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Sen. Sinema: I Support Voting Bills, But Won't Support "Underlying Disease of Division"; Biden Battles Multiple Crises Ahead of Midterm Elections; GOP Congressman Apologizes for Comparing D.C. Vaccine Protocols to Nazi Germany; David McCormick Announces Run for U.S. Senate Seat in PA. Aired 12:30-1p ET

Aired January 13, 2022 - 12:30   ET



JONATHAN MARTIN, NATIONAL POLITICAL CORRESPONDENT, THE NEW YORK TIMES: In fact, no majority at all in the Senate unless you count the vice president's capacity to break ties in that you still have enough ideological diversity and sort of personality if you will, diversity in the Democratic Caucus of 2022 that it's going to be tough to keep all 50 in line on every vote.

Look, they got two major bills last year with basically no majority, the Rescue Plan on COVID in March, and then of course the bipartisan bill on infrastructure which finally passed in November in the House. Which are not small things, the challenge, John, here is the expectations - the Biden folks and Democrats have so set the expectations here for this sweeping historic agenda that it's hard to claim victory for those accomplishments that are substantial when you're setting yourself up for something much bigger.

And also, to that point, you're telling your activists yes we're going to do these big things both on voting and Build Back Better. And guess what? The activists believe it. And so when you don't do it, or you have a narrower version, you're setting them up for some frustration themselves IE, not showing up for Biden's speech in Atlanta when he goes there the other day.

JOHN KING, CNN HOST: And so, Ayesha that's the challenge, how's the president going to handle this? What a welcoming committee - he's on his way up to Capitol Hill and one of those Democratic Senators he's trying to convince in the private meeting is on the Senate floor saying sorry Mr. President, no.

Let's listen to a little bit of Senator Sinema. Remember, in the Atlanta speech the president said choose your side in history. What she's saying here is, sorry Mr. President, I think there's a bigger issue at play.


SEN. KYRSTEN SINEMA (D-AZ): And while I continue to support these bills, I will not support separate actions that worsen the underlying disease of division infecting our country.


KING: That's a no. So what does the president do now?

AYESHA RASCOE, WHITE HOUSE CORRESPONDENT, NPR: Well, I'm sure he's going to talk about fighting for the soul of the nation. She's worried about division, he's worried about the soul of the nation. And at this point Sinema holds the cards, right?

Like I mean, one thing that President Biden did say in that speech in Georgia which was true is that he has 50 presidents in the Senate because any one of them can stop action, and that's a fact. And that is frustrating to Democratic activists who want more, but the fact is as you're fighting for democracy, democratically elected representatives are saying they do not support making changes to the filibuster, that is democracy.

And so he is running up against a very hard place, and he is going to have to see if he can dig under it, if he can try to convince them. If he can - like, it is going to take something where he cannot just strong arm it. He is going to have to be strategic about trying to get this done, if it can be done.

KING: Yeah, I think the if is the big part. And Catherine Lucey, Jonathan makes a critical point about expectations. When Joe Biden won the presidency in November, he thought he would have a Democratic House and a Republican Senate - that would be a very different presidency. Then they win those two Georgia Senate seats and they have the narrowest of majority and Democrats think hey, we can do everything now.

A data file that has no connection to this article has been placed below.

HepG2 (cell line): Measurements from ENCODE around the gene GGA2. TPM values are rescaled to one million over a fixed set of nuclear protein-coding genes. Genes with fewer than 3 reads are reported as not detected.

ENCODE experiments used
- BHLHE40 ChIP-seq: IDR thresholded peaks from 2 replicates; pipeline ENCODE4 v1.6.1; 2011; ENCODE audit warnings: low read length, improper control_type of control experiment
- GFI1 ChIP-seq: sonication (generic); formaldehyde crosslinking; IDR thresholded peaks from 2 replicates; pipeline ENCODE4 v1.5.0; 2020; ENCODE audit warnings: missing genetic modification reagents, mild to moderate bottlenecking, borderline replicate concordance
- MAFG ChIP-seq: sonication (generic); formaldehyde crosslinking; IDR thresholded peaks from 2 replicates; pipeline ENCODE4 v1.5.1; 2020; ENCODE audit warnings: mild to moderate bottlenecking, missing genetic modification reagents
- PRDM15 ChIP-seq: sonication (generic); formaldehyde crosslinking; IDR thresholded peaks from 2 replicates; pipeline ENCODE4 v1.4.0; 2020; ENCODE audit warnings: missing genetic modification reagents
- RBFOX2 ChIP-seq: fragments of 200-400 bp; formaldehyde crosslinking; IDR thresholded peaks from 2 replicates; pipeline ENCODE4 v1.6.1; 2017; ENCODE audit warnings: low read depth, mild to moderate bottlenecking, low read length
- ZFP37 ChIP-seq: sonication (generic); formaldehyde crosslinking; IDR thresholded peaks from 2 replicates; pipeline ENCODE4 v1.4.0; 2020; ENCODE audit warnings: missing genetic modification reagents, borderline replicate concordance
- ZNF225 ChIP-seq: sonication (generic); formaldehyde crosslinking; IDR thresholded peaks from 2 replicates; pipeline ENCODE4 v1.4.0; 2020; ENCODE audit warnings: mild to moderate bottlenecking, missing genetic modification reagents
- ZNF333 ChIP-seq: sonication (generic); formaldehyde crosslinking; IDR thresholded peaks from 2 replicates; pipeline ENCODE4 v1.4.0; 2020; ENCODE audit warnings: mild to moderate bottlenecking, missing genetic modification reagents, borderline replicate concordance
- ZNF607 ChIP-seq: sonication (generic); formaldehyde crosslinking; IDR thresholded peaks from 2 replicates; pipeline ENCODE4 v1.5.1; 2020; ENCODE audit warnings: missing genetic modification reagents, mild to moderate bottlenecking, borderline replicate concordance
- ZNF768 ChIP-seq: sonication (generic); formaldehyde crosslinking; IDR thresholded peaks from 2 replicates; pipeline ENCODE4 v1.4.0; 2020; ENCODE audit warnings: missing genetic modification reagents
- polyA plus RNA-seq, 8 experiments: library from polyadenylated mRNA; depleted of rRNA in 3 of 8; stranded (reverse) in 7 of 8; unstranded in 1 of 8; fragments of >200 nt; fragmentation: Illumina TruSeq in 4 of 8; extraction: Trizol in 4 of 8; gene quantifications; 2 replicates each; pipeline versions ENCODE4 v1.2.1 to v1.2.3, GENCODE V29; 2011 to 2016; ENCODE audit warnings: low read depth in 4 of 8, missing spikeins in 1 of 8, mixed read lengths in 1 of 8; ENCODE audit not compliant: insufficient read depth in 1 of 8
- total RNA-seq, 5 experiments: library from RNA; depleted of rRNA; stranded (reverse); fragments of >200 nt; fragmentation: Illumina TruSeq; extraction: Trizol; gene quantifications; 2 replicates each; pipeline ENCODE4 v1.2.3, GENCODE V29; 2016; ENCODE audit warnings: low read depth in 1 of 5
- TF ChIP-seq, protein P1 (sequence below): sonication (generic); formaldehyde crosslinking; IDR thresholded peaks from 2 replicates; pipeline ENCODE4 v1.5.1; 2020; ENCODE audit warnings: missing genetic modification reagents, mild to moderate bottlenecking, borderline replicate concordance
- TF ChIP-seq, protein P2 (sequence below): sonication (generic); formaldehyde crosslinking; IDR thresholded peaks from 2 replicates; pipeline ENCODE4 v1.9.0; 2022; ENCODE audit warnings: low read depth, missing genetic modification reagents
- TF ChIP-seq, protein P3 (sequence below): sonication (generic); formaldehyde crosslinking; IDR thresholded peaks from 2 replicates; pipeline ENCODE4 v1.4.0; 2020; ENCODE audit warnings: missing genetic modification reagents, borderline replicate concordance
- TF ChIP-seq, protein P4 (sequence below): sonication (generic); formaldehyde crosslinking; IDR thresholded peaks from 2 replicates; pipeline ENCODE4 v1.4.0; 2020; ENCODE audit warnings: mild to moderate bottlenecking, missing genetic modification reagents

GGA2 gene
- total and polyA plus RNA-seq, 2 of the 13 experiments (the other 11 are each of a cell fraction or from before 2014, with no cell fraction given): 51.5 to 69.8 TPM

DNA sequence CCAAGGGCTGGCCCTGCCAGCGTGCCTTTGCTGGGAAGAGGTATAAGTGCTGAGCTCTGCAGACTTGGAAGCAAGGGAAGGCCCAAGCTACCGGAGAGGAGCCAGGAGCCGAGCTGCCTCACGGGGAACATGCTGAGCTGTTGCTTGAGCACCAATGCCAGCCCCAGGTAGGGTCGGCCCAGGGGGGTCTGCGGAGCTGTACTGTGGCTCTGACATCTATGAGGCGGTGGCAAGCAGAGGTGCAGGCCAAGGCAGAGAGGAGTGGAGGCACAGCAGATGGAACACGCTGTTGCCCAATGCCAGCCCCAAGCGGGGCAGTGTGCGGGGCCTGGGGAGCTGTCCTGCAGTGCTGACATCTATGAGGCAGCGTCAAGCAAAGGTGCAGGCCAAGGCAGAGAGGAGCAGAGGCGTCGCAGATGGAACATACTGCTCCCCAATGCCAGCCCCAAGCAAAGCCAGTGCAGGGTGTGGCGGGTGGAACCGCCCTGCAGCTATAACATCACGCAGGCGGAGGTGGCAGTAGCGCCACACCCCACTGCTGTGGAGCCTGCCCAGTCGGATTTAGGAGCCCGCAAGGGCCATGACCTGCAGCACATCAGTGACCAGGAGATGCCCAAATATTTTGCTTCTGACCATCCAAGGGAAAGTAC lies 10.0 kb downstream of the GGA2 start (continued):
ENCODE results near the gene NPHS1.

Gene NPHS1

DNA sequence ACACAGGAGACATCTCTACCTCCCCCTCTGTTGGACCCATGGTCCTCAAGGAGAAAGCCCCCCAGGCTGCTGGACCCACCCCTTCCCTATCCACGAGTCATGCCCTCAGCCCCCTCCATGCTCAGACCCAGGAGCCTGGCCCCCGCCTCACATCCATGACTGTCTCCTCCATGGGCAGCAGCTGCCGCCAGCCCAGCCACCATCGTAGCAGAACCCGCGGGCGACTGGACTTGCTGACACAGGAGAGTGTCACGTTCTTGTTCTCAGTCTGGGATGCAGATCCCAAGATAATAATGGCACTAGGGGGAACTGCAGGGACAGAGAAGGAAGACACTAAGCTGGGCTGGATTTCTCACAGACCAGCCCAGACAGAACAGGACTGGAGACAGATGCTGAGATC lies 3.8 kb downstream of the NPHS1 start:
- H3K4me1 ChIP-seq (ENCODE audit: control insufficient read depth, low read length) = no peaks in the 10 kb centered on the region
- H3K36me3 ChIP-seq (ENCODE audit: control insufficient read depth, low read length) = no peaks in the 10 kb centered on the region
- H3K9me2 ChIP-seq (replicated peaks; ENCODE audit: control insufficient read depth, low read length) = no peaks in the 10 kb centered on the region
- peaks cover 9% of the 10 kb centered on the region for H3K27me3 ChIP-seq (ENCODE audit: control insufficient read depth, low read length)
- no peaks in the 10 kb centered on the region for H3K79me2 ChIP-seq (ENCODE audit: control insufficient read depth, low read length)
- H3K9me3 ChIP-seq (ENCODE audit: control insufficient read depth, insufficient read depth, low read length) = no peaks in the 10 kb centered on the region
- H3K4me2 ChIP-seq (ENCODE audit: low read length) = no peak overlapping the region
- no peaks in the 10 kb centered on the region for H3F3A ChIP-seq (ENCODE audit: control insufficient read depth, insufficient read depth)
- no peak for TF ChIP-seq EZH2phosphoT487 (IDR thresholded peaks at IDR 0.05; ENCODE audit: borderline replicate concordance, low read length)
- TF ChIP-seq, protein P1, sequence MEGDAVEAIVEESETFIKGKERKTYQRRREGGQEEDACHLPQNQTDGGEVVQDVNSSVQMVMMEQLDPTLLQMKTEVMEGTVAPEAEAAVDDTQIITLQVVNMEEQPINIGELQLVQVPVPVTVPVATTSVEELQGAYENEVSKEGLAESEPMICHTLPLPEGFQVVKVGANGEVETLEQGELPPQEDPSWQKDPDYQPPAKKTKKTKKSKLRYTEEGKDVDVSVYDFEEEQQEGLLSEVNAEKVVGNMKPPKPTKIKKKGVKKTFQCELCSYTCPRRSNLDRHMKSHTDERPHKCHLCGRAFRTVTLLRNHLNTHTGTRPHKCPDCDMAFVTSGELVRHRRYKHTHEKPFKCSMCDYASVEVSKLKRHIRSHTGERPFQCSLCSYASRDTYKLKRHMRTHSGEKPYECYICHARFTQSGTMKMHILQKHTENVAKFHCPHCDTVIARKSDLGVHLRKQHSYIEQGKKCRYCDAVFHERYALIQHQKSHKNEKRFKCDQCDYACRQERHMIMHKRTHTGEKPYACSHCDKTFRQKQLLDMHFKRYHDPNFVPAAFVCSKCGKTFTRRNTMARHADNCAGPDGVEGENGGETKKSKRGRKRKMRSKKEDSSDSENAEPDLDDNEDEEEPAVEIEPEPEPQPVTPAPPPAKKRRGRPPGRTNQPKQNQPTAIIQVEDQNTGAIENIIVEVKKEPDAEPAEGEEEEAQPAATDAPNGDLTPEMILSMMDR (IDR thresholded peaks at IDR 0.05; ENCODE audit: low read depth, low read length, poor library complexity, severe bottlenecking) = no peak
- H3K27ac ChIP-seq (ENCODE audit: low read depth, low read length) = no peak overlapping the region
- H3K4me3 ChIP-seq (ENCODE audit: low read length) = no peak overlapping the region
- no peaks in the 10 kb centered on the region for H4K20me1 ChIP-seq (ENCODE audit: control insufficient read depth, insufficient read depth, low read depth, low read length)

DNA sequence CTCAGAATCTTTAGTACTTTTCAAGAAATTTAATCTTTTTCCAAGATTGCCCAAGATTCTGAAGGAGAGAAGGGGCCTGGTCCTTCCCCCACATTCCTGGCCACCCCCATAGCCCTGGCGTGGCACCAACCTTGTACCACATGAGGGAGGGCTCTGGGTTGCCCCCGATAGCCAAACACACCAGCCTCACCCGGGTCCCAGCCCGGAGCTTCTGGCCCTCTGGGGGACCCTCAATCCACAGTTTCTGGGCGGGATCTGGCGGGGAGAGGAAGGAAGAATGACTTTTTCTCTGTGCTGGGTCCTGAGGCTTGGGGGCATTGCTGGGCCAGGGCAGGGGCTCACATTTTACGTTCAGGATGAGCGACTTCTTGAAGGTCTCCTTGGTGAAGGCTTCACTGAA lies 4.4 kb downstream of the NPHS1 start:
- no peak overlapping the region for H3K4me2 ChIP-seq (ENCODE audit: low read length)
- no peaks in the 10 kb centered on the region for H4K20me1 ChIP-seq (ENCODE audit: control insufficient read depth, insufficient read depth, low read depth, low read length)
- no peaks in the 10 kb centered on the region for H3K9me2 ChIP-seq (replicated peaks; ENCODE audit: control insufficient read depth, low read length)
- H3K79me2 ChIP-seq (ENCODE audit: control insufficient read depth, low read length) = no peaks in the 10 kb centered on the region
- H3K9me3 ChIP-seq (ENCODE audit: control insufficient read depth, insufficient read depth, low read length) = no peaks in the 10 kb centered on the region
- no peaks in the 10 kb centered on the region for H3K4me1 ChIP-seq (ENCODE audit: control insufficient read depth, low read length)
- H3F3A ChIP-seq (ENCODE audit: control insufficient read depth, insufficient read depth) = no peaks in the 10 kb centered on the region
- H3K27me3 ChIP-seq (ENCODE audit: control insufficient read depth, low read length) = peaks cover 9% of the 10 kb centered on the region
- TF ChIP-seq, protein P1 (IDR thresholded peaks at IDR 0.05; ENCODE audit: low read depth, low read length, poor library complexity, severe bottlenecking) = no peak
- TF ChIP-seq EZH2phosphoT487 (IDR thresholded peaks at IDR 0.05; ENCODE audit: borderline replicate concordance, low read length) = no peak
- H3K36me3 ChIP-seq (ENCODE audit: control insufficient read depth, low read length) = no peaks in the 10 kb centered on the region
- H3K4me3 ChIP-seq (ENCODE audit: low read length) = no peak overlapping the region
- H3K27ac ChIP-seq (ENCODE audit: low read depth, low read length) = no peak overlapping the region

Well, Senate rules make it hard to do anything, let alone everything. So here's the moment, the president of the United States is going up to Capitol Hill, the leader of the Democratic party saying I need you. Those two Democrats Manchin and Sinema are saying no. Listen to the vice president of the United States, Joe Biden called out Republicans mostly in this speech (ph) the other day, but she says yes, these two Democrats as well.


UNIDENTIFIED MALE: What about Senator Manchin? What about Senator Sinema?

KAMALA HARRIS, VICE PRESIDENT OF UNITED STATES: I don't think anyone should be absolved from the responsibility of preserving and protecting our democracy -

UNIDENTIFIED MALE: Are you worried (ph) -

HARRIS: - especially when they took an oath to protect and defend our Constitution.

(END VIDEO CLIP) KING: And in "USA TODAY," today this from Barack Obama, the former Democratic President of the United States, the first African-American President of the United States. "Now is the time for the U.S. Senate to do the right thing. America's longstanding grand experiment in Democracy is being sorely tested. Future generations are counting on us."

Joe Biden, Kamala Harris, Barack Obama and two members of the Democratic party say no.

CATHERINE LUCEY, WHITE HOUSE REPORTER, THE WALL STREET JOURNAL: Well those comments from the president and the vice president, and former President Obama, it reflects what a lot of people around Biden think that even though this seems like an unwinnable fight, or it's a very challenging fight that they think it's too big not to mark this moment - that this is too important. They feel they have to show that they are putting everything they have behind it, and that's why you saw the speech in Georgia -

KING: Right.

LUCEY: - you see them going to the Hill today. And they really think that - again, even if this doesn't succeed, they need to show that ahead of the midterms that activists are frustrated, that the party faithful (ph) are frustrated, they feel they're not doing enough.

And so you (ph) really have to make a big show here, they have to really show that the president is doing everything he can. But you are also dealing (ph) - and it's an interesting moment for President Biden who, as a former Senator and really an institutionalist (ph) whose someone who himself during (ph) his career (inaudible) respected the rules of the Senate and these procedures and the filibuster -

KING: Right.